Cities are neither coming back nor declining. Instead, they’re doing both at the same time. Author J. Mark Souther, a professor at Cleveland State University, makes this argument in the recently published Believing in Cleveland: Managing Decline in ‘The Best Location in the Nation’.
Although it sometimes reads too much like a dissertation, I enjoyed this book. Souther traces the evolution of Cleveland and seeks to complicate the traditional narrative about cities. One complication the CSU professor sees is the effort the city makes to reach certain audiences. Is the effort for outsiders? If outsiders, then is it tourists or businesses? If it’s “insiders,” is that truly code for white and wealthy suburbanites?
To Souther’s credit, he doesn’t shy away from difficult topics like race and socioeconomic backgrounds. He names racism where he sees it, and he sees it as a recurring obstacle. He identifies a need that is familiar to me from other books about Cleveland: inexpensive and well-maintained housing options in a wide variety of neighborhoods. This is a theme echoed by Matthew Desmond in Evicted.
The CSU professor finds lessons from the city’s history. Coalitions function more effectively than individual interests. When people and groups act according to “enlightened self-interest,” the results are better. Consider, for example, Rock the Lake. The Cleveland Lakefront Collaborative (full disclosure: my wife, the president and CEO of the Great Lakes Science Center, is a member) recognized that it would be to their mutual benefit if they created a website promoting events all along the lakefront. Since the needs of each individual institution coincided with the needs of the community, everyone wins. This is the kind of enlightened self-interest Souther recommends.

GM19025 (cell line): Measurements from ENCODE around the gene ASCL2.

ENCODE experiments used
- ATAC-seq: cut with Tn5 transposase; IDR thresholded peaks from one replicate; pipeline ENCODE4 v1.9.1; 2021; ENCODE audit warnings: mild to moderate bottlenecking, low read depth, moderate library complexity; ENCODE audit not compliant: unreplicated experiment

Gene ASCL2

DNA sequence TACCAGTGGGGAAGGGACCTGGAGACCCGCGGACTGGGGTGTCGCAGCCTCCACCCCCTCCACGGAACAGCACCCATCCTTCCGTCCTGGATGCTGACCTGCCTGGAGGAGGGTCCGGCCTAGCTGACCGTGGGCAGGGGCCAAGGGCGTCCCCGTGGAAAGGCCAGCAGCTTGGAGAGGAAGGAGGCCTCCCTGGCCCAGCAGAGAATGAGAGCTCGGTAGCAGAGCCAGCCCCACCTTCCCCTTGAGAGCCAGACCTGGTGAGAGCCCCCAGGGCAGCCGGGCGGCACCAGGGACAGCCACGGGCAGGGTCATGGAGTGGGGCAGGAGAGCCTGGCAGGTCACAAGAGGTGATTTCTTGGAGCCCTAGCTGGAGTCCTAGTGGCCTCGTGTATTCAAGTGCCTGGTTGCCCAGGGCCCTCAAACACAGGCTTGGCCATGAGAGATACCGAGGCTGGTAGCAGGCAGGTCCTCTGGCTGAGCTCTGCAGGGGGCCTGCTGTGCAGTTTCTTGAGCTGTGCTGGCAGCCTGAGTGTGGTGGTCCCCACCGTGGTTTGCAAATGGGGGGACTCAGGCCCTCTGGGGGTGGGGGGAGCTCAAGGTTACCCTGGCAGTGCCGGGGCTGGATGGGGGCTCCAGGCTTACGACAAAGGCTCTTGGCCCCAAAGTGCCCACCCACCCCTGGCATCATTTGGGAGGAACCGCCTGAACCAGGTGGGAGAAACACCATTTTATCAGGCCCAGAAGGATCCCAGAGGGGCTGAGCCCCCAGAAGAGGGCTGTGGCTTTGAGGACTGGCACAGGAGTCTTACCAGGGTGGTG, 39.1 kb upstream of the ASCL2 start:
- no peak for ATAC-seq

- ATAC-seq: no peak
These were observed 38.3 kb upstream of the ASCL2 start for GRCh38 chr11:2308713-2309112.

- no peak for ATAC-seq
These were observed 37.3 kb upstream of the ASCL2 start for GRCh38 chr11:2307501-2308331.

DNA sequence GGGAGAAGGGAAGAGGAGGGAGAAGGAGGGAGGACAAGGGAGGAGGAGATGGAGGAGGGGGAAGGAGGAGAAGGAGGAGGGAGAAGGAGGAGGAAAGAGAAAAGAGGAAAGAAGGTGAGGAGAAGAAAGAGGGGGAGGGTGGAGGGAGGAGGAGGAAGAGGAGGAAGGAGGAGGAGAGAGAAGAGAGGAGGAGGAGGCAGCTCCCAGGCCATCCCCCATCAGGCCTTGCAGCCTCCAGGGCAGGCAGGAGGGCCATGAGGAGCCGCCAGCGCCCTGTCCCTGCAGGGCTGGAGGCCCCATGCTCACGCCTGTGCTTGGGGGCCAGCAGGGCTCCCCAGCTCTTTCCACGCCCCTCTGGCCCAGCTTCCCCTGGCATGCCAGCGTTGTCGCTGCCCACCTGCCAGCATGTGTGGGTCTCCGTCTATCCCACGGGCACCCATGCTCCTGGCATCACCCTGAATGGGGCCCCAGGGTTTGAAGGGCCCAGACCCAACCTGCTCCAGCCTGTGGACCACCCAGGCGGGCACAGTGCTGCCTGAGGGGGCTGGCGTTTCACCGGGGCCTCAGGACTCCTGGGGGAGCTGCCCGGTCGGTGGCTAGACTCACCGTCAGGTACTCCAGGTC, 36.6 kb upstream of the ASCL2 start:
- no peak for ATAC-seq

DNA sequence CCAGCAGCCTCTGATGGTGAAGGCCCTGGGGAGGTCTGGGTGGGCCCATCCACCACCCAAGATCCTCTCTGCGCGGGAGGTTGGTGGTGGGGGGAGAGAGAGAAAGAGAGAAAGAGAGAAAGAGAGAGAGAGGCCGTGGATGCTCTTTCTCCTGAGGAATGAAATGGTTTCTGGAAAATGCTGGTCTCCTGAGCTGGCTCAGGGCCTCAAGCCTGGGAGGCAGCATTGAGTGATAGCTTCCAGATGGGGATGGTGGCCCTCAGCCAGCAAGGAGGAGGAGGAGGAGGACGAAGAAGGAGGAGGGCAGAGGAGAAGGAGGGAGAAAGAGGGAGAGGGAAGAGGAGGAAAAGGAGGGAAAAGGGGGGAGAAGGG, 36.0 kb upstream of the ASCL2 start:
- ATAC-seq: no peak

Since the book is an historical survey, it’s not surprising that at times, I wanted more depth in one area or another. And I have the familiar complaint that while many problems and their consequences are identified, little is offered by way of solutions or even success stories from other cities that we should see as models. But I’ve realized before that this is not the responsibility of critics (who often throw in such chapters as afterthoughts), but speaks instead to the needs of the reader. After all, we wouldn’t want solutions if we hadn’t been convinced there was a problem.
Interested in more?
Souther will speak at a Shaker Historical Society meeting on Jan. 28. RSVP by Jan. 26.